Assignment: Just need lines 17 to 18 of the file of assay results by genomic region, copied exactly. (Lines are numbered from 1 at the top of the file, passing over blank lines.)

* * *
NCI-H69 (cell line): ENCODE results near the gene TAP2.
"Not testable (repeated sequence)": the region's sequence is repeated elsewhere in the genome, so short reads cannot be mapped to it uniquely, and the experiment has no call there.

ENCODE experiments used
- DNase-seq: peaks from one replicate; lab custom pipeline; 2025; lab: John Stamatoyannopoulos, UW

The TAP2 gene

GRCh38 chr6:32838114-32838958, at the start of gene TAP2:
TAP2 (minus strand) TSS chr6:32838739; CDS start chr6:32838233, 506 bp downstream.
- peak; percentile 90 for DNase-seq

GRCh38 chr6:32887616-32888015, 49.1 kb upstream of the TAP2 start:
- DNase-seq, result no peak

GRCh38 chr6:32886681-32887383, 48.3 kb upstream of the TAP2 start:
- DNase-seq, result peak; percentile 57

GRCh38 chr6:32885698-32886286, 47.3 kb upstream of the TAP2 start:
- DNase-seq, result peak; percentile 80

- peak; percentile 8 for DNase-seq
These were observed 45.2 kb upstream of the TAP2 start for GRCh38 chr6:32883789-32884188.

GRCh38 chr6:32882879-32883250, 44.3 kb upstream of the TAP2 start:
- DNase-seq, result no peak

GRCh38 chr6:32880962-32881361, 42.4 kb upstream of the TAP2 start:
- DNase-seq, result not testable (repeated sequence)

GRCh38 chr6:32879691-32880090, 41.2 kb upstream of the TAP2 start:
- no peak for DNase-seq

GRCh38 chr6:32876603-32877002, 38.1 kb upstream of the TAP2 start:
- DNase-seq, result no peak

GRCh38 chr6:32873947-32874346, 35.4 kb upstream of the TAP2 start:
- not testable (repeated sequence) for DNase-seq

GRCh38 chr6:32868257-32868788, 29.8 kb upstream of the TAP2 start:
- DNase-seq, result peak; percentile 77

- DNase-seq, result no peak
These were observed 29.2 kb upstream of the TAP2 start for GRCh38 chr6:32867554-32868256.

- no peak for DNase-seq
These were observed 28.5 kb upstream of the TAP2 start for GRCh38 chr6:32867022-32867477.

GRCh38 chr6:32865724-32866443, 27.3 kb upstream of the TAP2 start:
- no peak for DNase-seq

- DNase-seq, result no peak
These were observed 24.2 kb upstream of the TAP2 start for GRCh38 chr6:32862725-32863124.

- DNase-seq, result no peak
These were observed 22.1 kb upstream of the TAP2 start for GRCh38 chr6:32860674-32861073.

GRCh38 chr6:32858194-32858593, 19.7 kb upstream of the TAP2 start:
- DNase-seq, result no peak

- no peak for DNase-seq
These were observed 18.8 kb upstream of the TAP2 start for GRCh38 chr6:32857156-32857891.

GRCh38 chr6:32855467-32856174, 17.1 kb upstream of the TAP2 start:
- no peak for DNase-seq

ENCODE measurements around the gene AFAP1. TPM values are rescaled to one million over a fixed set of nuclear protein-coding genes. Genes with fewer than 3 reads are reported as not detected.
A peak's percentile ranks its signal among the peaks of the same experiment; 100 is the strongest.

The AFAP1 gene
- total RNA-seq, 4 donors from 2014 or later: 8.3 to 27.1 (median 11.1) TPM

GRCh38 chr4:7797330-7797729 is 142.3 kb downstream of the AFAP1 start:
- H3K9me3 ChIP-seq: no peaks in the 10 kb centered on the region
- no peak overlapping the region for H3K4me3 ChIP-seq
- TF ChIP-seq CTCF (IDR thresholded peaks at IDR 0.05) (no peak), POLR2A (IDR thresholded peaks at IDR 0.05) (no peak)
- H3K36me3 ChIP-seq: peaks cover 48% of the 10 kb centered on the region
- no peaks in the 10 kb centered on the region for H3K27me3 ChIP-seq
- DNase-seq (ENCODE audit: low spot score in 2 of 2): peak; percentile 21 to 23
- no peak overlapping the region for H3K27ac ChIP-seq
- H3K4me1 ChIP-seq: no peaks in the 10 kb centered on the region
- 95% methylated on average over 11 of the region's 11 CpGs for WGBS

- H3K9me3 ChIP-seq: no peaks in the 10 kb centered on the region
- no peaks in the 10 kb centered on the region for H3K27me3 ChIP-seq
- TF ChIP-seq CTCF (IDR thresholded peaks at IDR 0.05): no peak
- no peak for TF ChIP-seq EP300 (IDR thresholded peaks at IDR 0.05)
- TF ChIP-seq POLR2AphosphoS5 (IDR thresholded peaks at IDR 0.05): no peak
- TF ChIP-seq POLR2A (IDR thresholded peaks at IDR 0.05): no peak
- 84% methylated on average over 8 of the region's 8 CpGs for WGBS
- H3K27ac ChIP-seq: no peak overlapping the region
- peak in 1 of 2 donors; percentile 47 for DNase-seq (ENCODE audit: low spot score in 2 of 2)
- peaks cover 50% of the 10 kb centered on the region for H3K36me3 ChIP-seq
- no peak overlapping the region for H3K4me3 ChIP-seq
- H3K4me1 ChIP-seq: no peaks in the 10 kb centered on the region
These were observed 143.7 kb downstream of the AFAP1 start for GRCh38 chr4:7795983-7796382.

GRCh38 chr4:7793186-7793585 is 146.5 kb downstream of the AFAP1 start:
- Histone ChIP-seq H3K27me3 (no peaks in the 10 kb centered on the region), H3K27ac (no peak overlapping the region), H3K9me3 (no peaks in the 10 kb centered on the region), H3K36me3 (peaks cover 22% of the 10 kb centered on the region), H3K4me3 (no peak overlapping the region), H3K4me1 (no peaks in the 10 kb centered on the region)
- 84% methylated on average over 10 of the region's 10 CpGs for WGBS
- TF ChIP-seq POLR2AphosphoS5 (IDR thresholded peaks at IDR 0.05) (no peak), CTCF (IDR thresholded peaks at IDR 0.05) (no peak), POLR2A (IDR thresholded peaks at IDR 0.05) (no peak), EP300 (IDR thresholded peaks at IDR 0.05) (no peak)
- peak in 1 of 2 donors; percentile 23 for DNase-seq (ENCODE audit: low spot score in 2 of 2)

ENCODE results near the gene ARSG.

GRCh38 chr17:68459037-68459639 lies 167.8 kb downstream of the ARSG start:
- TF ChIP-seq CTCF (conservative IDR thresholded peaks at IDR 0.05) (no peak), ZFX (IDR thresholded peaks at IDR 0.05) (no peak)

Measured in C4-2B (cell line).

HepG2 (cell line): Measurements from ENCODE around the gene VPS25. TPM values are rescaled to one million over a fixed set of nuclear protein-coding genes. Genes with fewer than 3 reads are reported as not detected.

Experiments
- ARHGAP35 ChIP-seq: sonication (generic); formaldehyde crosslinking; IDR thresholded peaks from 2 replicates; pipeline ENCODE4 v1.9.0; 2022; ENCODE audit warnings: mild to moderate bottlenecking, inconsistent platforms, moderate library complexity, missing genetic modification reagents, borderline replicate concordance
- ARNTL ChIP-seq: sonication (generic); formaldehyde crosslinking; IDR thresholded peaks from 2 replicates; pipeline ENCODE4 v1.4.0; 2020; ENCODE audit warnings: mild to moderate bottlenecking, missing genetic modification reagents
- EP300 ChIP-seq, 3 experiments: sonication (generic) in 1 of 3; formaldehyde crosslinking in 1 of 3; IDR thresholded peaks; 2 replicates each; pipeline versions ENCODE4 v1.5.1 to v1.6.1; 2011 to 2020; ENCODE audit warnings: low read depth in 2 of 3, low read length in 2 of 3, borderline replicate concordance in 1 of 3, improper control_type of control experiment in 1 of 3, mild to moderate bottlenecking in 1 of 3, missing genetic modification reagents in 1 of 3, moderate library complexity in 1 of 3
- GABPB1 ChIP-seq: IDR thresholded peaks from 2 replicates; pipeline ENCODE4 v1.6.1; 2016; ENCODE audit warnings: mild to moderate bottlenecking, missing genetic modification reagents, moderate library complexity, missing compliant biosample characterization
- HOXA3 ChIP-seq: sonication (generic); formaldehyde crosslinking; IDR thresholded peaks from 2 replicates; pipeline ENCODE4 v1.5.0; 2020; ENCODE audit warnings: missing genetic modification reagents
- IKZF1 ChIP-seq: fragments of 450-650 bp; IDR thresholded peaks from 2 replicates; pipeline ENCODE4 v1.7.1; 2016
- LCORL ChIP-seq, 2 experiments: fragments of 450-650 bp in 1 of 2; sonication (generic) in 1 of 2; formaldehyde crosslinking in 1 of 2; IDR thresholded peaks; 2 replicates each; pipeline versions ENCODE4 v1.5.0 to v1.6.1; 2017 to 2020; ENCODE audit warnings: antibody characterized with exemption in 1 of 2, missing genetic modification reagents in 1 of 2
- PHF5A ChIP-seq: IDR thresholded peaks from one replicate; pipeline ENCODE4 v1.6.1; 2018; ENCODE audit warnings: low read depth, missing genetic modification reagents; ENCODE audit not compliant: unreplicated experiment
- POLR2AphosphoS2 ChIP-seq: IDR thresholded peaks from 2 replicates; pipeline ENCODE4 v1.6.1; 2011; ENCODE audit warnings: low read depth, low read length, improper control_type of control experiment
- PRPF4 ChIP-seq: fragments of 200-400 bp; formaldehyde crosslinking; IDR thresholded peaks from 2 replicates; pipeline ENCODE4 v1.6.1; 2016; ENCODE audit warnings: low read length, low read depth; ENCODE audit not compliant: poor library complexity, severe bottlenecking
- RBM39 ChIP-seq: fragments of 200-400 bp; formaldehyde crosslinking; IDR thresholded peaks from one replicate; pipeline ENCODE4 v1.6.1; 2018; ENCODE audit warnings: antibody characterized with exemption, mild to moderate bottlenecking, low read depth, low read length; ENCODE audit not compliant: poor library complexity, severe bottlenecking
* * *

GRCh38 chr6:32882879-32883250, 44.3 kb upstream of the TAP2 start:
- DNase-seq, result no peak